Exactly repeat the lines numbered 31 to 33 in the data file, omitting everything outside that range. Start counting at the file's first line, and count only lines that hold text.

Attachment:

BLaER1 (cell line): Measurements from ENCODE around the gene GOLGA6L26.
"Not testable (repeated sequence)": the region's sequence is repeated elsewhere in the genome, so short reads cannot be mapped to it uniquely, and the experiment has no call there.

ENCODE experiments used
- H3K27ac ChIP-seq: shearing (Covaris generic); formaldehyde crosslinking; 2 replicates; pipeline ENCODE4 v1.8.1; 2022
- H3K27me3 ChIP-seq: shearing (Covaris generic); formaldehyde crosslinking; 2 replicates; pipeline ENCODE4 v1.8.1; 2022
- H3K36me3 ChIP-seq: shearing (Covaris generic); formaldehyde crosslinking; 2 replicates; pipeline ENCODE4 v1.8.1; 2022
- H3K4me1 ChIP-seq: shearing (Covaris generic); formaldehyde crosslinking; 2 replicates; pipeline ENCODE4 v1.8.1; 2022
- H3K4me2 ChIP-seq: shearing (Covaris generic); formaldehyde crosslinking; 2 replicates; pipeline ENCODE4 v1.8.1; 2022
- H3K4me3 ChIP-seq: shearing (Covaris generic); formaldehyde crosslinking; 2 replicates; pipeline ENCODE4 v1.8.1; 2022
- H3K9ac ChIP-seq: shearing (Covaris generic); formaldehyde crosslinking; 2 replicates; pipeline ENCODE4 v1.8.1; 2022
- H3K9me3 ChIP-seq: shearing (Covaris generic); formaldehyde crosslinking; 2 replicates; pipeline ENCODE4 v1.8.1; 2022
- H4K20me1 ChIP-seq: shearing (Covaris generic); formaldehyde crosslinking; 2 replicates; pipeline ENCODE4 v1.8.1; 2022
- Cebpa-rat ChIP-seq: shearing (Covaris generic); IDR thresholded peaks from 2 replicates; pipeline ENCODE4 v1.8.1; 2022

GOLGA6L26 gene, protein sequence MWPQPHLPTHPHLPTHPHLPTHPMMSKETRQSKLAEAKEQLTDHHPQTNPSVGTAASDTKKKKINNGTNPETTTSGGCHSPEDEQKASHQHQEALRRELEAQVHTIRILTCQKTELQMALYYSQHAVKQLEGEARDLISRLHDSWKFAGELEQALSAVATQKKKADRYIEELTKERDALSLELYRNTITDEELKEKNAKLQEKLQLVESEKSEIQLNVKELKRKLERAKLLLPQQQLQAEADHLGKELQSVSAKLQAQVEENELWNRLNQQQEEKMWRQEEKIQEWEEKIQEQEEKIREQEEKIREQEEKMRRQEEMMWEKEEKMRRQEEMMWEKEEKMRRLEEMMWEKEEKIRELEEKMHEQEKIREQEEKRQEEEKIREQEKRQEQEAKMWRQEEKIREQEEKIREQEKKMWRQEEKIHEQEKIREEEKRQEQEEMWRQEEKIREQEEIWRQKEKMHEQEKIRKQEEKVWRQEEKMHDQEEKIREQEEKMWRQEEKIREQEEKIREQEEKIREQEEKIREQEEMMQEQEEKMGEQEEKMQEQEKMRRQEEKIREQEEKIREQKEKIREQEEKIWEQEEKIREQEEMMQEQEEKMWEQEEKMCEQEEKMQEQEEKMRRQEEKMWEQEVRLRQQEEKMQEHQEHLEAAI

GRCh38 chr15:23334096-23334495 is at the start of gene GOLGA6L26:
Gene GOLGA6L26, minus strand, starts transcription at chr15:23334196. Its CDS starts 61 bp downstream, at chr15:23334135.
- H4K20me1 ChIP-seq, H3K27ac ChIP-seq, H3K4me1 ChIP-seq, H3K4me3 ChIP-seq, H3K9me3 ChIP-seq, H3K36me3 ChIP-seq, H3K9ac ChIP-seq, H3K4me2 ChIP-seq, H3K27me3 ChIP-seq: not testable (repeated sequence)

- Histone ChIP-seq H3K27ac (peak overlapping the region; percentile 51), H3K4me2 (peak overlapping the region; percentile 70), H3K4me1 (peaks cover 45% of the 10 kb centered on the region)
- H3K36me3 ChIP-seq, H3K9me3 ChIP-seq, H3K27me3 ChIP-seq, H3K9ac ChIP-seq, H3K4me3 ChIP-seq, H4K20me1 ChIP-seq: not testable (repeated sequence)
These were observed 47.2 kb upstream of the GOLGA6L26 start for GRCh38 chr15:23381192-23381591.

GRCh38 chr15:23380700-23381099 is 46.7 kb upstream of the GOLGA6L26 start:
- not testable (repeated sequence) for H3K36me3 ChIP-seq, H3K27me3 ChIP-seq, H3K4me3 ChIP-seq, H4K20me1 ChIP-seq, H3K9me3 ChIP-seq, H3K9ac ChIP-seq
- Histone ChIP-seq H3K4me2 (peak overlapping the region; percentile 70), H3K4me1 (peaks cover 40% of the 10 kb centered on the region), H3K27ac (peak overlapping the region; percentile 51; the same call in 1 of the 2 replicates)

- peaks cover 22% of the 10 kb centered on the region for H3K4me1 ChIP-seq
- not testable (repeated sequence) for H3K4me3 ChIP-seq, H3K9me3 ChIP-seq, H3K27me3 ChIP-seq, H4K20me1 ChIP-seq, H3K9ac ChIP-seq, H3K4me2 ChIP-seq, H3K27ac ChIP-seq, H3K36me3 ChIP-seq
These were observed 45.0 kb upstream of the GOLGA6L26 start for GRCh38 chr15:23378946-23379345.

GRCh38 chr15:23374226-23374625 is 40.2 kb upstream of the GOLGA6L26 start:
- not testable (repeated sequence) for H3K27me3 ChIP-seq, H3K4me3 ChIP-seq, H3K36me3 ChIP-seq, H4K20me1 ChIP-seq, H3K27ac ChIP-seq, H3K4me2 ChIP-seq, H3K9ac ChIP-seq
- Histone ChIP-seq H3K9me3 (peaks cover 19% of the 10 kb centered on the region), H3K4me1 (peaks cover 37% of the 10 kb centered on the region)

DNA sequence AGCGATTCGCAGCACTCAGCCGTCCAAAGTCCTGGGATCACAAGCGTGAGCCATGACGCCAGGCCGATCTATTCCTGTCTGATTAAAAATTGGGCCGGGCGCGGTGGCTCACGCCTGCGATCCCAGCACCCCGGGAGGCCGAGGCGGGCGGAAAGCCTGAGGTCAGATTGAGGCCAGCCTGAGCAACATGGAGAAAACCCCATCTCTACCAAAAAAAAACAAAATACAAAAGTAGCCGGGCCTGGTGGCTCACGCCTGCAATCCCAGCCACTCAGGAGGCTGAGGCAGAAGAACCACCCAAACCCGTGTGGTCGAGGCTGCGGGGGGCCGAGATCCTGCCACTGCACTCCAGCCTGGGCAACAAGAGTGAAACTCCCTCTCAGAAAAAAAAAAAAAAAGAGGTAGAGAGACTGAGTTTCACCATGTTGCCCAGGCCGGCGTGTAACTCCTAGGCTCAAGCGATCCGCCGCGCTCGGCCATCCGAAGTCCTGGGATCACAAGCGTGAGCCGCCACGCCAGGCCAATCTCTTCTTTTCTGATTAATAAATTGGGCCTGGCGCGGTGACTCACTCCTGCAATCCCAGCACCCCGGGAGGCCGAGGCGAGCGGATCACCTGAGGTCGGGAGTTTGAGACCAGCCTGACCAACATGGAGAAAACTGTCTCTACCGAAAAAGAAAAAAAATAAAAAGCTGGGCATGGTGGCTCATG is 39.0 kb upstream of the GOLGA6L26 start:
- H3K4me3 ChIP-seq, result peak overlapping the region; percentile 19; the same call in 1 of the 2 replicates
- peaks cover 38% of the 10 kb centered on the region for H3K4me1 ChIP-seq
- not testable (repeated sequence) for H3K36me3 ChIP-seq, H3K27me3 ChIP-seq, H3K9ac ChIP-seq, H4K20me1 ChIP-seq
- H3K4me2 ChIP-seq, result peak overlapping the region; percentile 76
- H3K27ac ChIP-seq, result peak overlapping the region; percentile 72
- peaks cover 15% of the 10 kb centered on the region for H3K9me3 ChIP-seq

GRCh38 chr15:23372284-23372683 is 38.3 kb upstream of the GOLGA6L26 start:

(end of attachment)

- H3K4me3 ChIP-seq, result peak overlapping the region; percentile 19; the same call in 1 of the 2 replicates
- peaks cover 38% of the 10 kb centered on the region for H3K4me1 ChIP-seq
- not testable (repeated sequence) for H3K36me3 ChIP-seq, H3K27me3 ChIP-seq, H3K9ac ChIP-seq, H4K20me1 ChIP-seq